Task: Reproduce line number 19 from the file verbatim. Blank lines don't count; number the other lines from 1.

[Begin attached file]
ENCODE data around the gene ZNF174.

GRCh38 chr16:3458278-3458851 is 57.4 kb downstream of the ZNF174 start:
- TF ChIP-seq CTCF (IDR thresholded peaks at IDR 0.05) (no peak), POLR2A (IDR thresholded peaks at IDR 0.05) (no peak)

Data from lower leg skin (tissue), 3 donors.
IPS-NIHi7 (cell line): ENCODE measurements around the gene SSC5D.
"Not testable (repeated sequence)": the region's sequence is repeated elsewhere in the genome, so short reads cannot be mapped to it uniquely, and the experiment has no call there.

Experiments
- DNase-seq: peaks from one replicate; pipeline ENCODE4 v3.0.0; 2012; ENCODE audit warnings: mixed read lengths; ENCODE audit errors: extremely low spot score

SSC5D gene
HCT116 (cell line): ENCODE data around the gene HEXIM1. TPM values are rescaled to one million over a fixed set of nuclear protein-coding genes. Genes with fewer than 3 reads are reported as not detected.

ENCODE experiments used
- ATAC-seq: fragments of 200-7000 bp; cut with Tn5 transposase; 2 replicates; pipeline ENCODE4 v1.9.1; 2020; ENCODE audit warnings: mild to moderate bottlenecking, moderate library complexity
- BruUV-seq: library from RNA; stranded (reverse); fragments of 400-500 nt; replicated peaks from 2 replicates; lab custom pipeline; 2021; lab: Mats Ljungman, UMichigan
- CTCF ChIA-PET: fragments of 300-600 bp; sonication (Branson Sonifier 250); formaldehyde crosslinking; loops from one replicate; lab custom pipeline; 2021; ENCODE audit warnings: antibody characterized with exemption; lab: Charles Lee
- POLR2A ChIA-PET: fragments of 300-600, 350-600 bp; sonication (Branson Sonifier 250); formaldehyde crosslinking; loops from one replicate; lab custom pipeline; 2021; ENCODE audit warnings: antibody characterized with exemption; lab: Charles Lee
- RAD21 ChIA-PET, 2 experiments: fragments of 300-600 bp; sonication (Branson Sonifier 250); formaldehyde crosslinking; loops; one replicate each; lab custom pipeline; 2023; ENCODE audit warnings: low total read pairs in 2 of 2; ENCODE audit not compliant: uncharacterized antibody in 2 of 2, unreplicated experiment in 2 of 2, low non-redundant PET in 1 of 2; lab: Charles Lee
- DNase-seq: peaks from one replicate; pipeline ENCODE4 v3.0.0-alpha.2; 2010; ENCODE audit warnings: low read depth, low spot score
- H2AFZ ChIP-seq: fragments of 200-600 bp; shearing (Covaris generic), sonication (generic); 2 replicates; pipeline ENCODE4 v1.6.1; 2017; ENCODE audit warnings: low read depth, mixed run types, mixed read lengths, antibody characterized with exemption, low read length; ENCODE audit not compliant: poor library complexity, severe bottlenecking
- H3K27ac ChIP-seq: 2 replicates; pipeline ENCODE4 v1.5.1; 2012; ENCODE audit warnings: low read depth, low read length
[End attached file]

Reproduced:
- H3K27ac ChIP-seq: 2 replicates; pipeline ENCODE4 v1.5.1; 2012; ENCODE audit warnings: low read depth, low read length